Pre-emphasis and De-emphasis
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Pre-emphasis refers to boosting the relative amplitudes of the modulating voltage for higher audio frequencies from 2 to approximately 15 KHz.
De-emphasis means attenuating those frequencies by the amount by which they are boosted.
However pre-emphasis is done at the transmitter and the de-emphasis is done in the receiver. The purpose is to improve the signal-to-noise ratio for FM reception. A time constant of 75µs is specified in the RC or L/Z network for pre-emphasis and de-emphasis.
At the transmitter, the modulating signal is passed through a simple network which amplifies the high frequency, components more than the low-frequency components. The simplest form of such a circuit is a simple high pass filter of the type shown in fig (a). Specification dictate a time constant of 75 microseconds (µs) where t = RC. Any combination of resistor and capacitor (or resistor and inductor) giving this time constant will be satisfactory. Such a circuit has a cutoff frequency fco of 2122 Hz. This means that frequencies higher than 2122 Hz will he linearly enhanced. The output amplitude increases with frequency at a rate of 6 dB per octave. The pre-emphasis curve is shown in Fig (b). This pre-emphasis circuit increases the energy content of the higher-frequency signals so that they will tend to become stronger than the high frequency noise components. This improves the signal to noise ratio and increases intelligibility and fidelity.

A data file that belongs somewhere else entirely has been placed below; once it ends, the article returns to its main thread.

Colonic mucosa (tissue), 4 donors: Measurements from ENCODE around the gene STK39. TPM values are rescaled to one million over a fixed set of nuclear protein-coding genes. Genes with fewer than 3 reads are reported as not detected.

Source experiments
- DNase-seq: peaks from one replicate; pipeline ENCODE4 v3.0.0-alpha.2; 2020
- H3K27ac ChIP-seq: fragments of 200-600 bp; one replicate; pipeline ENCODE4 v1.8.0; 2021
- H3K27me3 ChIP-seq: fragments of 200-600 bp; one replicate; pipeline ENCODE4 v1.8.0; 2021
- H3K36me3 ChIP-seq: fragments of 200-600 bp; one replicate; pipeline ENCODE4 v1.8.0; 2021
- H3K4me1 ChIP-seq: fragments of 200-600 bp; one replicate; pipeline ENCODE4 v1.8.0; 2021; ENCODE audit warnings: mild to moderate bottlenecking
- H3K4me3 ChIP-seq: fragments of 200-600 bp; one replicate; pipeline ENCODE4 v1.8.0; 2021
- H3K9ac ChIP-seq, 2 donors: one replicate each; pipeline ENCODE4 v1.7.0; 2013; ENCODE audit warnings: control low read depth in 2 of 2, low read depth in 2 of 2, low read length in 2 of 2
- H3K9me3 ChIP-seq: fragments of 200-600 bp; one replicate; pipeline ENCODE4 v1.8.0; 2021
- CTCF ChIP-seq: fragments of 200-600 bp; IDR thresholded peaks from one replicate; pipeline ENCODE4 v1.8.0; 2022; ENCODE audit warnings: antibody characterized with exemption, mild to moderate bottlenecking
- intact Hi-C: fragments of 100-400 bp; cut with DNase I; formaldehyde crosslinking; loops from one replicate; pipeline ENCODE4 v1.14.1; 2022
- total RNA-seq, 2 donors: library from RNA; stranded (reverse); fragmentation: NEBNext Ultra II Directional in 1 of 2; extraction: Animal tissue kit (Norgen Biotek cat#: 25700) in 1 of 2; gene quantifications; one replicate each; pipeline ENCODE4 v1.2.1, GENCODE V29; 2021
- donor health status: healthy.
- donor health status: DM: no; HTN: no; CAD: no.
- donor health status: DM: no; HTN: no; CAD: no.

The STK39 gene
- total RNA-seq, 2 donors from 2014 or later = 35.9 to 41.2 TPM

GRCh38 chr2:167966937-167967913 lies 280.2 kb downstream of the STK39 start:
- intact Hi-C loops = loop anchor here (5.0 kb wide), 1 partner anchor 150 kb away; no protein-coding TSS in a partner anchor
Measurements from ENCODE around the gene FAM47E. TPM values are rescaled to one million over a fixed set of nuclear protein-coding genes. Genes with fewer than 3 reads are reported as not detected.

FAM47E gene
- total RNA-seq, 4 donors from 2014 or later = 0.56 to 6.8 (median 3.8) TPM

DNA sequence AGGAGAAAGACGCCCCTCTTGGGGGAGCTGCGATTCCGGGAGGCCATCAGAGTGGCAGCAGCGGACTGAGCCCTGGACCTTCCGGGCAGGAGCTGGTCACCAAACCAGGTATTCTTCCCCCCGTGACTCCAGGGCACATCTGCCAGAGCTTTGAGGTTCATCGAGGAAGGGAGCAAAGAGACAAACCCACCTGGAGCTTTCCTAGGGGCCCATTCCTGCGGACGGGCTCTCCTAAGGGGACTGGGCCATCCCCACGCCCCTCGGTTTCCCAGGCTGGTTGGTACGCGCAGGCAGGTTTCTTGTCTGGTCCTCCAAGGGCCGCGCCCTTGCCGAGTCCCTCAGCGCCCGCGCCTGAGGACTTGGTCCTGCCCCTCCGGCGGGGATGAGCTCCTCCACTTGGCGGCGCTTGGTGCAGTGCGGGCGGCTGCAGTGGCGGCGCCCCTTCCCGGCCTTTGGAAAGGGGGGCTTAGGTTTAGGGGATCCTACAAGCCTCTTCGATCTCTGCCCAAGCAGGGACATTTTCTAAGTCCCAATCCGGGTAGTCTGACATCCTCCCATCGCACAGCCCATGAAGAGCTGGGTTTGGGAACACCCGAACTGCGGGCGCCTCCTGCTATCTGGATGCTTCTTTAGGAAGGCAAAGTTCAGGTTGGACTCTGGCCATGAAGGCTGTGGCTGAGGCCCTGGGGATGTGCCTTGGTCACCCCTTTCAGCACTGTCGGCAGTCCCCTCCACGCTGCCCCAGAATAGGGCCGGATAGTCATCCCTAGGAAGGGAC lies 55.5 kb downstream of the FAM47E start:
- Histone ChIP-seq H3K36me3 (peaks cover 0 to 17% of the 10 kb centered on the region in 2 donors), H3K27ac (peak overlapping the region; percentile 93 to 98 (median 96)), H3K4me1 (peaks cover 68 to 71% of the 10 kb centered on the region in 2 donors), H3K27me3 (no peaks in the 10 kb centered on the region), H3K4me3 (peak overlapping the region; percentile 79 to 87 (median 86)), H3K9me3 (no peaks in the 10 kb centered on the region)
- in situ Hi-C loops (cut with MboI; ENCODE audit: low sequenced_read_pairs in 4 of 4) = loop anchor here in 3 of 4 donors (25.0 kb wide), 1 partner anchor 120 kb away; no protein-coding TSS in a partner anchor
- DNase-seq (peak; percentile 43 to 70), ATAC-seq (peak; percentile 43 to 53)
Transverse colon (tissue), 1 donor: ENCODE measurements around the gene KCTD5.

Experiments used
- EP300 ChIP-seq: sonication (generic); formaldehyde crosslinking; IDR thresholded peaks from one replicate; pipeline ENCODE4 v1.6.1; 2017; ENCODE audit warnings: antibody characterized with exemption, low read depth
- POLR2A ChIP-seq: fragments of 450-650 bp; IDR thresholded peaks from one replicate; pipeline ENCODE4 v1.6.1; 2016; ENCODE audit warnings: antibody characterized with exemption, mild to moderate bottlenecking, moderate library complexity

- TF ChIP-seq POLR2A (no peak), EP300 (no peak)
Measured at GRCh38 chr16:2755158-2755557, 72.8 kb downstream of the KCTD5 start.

The pre-emphasis circuit also has an upper break frequency fu where the signal enhancement flattens out.
See Fig (b). This upper break frequency is computed with the expression.
fu = R1 +(R2/2πR1R1C)
It is usually set at some very high value beyond the audio range. An fu of greater than 30KHz is typical.
To return the frequency response to its normal level, a de-emphasis circuit is used at the receiver. This is a simple low-pass filter with a constant of 75 πs. See figure (c). It features a cutoff of 2122 Hz and causes signals above this frequency to be attenuated at the rate of 6bB per octave. The response curve is shown in Fig (d). As a result, the pre-emphasis at the transmitter is exactly offset by the de-emphasis circuit in the receiver, providing a normal frequency response. The combined effect of pre-emphasis and de-emphasis is to increase the high-frequency components during transmission so that they will be stronger and not masked by noise.